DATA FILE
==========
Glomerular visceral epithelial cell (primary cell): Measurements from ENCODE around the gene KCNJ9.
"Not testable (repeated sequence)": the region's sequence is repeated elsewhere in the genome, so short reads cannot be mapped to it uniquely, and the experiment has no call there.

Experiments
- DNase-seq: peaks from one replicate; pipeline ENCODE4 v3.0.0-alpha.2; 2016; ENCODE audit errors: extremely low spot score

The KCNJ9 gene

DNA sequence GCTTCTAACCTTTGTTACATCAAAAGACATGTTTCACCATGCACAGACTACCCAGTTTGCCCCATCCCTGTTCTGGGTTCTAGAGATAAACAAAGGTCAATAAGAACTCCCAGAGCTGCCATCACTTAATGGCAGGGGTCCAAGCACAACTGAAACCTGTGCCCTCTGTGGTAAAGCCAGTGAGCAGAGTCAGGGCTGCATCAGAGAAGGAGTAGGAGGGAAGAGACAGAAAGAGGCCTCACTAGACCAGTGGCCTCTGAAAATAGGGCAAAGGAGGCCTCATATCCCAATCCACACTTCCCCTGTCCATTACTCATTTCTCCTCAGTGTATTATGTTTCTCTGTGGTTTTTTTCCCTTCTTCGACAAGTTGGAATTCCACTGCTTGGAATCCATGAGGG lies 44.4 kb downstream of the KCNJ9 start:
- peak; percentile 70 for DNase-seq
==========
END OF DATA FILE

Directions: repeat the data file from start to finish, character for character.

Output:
Glomerular visceral epithelial cell (primary cell): Measurements from ENCODE around the gene KCNJ9.
"Not testable (repeated sequence)": the region's sequence is repeated elsewhere in the genome, so short reads cannot be mapped to it uniquely, and the experiment has no call there.

Experiments
- DNase-seq: peaks from one replicate; pipeline ENCODE4 v3.0.0-alpha.2; 2016; ENCODE audit errors: extremely low spot score

The KCNJ9 gene

DNA sequence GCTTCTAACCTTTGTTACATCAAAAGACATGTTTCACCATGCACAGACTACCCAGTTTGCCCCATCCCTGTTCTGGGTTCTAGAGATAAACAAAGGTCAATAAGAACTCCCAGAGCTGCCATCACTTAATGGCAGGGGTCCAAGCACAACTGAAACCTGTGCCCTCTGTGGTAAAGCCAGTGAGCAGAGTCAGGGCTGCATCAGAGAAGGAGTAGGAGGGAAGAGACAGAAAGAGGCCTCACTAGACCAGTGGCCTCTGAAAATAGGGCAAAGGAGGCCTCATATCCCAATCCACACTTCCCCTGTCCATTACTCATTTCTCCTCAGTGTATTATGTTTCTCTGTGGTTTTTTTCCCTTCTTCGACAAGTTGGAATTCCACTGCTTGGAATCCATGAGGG lies 44.4 kb downstream of the KCNJ9 start:
- peak; percentile 70 for DNase-seq